Thursday, November 12, 2020

Geology of the National Parks in Pictures - Grant-Kohrs Ranch NHS

My next series of posts about the Geology of the National Parks Through Pictures is from a trip we took over the summer of 2017 up to Canada and back down through Montana to hit a bunch of the glacial parks in the area. These include two Canadian National Parks.   

You can find more Geology of the National Parks Through Pictures as well as my Geological State Symbols Across America series at my website


Working our way south from Glacier NP we were able to hit up a couple more of the more isolated national parks in Montana. The first up was a neat little park that preserves one of the larger pioneer open-range cattle ranches in the west. 

Many of my entrance shot pics were taken by my wife and then got deleted in a picture purge without them being sent to me, luckily I do still have some of them.

There are few obvious geological aspects to parks like this one, which focus more on the people than the land. However, the land is a primary reason why these people were out here. Here is a view of the main ranch house. The ranch was first developed by John Francis Grant in 1862, then sold to Conrad Kohrs in 1866 who vastly expanded the ranch. Eventually the ranch reached 10 million acres, however the National Park only preserves 1,618 acres of that property. 

The ranch sits in the Deer Lodge Valley of the Clark Fork River within the greater Northern Rocky Mountains. To the west of the Deer Lodge Valley are the Anaconda and Flint Creek Ranges (seen here in the background). These mountains are composed of Proterozoic, Paleozoic, and Mesozoic sedimentary rocks intruded by Cretaceous and Eocene intrusive and extrusive (volcanic) igneous rocks. Directly at the foot of these mountain ranges is the Anaconda detachment fault. The detachment fault separates the mountains to the west from the Deer Lodge Valley which merges into the mountains to the east. 

Geological cross section of the Deer Lodge Valley. The red arrow denotes the approximate location of ranch. Image courtesy of Foster et al., 2010

The eastern mountains are composed of the Boulder Batholith, which is also the rock that underlies most of the sediment within the valley itself.  The Boulder Batholith is a small batholith on the scale of batholiths, but a major gold producer. In general, a batholith is a very large rock that formed from a magma body deep within the Earth. The Boulder Batholith, named after the boulders that occur as the rock breaks down on the surface, is a large granite body that formed from an igneous intrusion 76 million years ago. The intrusion of the magma produced a hydrothermal system, heating up the groundwater and melting the metallic minerals within the area rocks, including the nearby granite. These metallic minerals, now mobile within the water, were then reprecipitated within the older sedimentary and metamorphic rocks of the area surrounding the granite, producing rick metallic ore veins in conjunction with quartz veins. Not only are these Boulder Batholith related rocks rich in gold, but nearby Butte has one of the richest copper producing zones in the world. Mine run off is actually one of the major concerns for the ranch with toxic chemical polluting nearby rivers and streams.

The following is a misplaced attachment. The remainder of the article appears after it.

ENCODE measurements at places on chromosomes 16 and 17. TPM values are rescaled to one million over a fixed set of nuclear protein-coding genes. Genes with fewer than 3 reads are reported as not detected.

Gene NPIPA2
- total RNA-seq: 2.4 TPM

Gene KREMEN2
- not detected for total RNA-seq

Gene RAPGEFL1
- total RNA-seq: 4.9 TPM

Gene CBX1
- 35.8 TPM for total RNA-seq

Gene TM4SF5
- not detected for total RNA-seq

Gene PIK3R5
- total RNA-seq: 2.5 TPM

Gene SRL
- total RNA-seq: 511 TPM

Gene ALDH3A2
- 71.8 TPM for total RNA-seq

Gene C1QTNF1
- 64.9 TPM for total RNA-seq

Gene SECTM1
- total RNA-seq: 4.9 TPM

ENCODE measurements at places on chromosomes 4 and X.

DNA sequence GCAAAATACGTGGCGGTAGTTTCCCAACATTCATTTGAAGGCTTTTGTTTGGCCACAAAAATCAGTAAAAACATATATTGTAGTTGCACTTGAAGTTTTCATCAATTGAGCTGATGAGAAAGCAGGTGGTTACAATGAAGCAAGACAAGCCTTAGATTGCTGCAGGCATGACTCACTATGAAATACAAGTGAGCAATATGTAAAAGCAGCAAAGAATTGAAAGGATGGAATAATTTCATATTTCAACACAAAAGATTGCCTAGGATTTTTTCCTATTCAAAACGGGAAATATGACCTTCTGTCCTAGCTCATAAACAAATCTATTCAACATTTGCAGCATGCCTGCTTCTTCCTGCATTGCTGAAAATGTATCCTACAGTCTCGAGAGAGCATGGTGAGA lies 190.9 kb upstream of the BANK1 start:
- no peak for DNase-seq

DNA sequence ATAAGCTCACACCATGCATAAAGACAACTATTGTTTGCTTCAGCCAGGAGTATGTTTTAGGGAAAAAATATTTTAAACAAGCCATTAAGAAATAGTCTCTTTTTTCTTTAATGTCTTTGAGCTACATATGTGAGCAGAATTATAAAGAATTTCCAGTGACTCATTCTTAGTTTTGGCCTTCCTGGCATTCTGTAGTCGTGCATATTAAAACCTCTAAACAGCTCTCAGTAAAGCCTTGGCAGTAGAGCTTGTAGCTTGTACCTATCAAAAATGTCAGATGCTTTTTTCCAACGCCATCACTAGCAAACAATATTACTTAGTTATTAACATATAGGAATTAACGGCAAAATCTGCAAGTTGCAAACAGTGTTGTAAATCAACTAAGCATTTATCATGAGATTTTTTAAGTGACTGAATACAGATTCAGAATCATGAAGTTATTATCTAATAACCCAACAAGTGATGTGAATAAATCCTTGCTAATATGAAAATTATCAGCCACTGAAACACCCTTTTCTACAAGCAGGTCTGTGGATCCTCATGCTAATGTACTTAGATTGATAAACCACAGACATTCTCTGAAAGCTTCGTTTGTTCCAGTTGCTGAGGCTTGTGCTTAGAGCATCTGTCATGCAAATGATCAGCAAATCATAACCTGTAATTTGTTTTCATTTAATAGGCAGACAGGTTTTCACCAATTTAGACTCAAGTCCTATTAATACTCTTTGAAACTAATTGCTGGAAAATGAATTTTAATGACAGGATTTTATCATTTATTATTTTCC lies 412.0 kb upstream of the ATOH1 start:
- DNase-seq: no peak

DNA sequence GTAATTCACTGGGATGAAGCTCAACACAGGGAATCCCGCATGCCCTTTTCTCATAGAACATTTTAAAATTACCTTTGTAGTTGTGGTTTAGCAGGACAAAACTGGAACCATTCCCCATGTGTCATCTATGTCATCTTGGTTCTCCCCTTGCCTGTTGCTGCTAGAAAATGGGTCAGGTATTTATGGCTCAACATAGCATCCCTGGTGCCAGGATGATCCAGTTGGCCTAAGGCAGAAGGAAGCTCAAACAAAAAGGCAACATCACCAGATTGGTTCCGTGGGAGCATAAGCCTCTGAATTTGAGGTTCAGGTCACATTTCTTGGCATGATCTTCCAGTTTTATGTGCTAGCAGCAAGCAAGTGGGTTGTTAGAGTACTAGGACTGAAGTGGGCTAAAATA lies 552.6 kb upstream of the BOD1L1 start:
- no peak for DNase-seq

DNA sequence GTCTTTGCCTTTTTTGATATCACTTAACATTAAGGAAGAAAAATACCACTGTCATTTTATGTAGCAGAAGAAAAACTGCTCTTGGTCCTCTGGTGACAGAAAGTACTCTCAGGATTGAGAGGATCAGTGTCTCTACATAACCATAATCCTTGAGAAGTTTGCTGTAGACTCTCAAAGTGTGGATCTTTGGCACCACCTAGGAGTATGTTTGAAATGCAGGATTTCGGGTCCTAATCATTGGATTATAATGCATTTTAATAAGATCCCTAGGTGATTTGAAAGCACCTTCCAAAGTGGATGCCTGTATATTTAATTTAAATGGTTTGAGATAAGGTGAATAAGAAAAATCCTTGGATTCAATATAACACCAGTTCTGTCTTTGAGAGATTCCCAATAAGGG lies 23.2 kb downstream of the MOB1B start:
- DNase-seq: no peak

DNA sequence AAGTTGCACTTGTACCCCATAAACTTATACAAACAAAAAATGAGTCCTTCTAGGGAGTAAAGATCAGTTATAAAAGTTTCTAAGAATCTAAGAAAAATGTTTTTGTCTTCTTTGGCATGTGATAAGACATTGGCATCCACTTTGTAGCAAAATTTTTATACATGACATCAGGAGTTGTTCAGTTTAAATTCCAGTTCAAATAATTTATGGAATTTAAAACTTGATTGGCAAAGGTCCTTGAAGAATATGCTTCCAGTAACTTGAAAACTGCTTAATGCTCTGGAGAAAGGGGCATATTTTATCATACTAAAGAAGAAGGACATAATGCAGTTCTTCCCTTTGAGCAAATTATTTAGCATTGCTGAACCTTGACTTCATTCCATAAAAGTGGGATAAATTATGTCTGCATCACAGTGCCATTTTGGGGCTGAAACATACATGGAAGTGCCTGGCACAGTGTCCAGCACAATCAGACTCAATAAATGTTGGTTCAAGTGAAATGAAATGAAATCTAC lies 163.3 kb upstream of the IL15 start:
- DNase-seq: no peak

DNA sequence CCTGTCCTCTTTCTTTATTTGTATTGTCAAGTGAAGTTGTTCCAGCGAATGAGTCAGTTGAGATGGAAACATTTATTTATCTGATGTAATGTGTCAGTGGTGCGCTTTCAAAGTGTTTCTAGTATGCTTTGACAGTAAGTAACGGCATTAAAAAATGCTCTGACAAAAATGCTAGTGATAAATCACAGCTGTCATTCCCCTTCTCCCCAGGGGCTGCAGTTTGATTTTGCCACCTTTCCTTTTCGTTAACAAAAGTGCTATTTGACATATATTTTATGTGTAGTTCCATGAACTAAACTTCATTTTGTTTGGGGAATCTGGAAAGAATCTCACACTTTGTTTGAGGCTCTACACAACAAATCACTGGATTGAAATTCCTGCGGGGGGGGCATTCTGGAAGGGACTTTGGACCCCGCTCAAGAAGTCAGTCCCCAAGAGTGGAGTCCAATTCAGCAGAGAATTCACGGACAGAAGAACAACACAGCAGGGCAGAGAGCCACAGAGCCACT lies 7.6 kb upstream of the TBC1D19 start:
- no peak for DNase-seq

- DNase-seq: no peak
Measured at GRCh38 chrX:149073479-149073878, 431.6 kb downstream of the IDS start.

The valley was formed from similar circumstances as the Basin and Range province to the south and southwest of here. Off the western coast of the US, there was a plate that was subducting (going beneath) North America. That produced compression on the plate and formed the Rocky Mountains. Following the almost complete subduction of the plate the compressional forces on North America were mostly relieved, allowing for the North American plate to expand outwards like a compressed sponge slowly allowed to expand. This expansion process was most noticeable in the Basin and Range province where there are linear mountain ranges alternating with valleys. 

While most of the extensional activity was fairly recent in the Basin and Range province, extensional along the Anaconda Detachment Fault was much older, taking place from 53 to 39 million years ago. This extensional activity forced the Boulder Batholith downwards, while the adjacent mountain ranges moved upwards (in relation). After the downward movement of the valley, sediment started to pile up on the downward block, forming the fertile valley that is present today.


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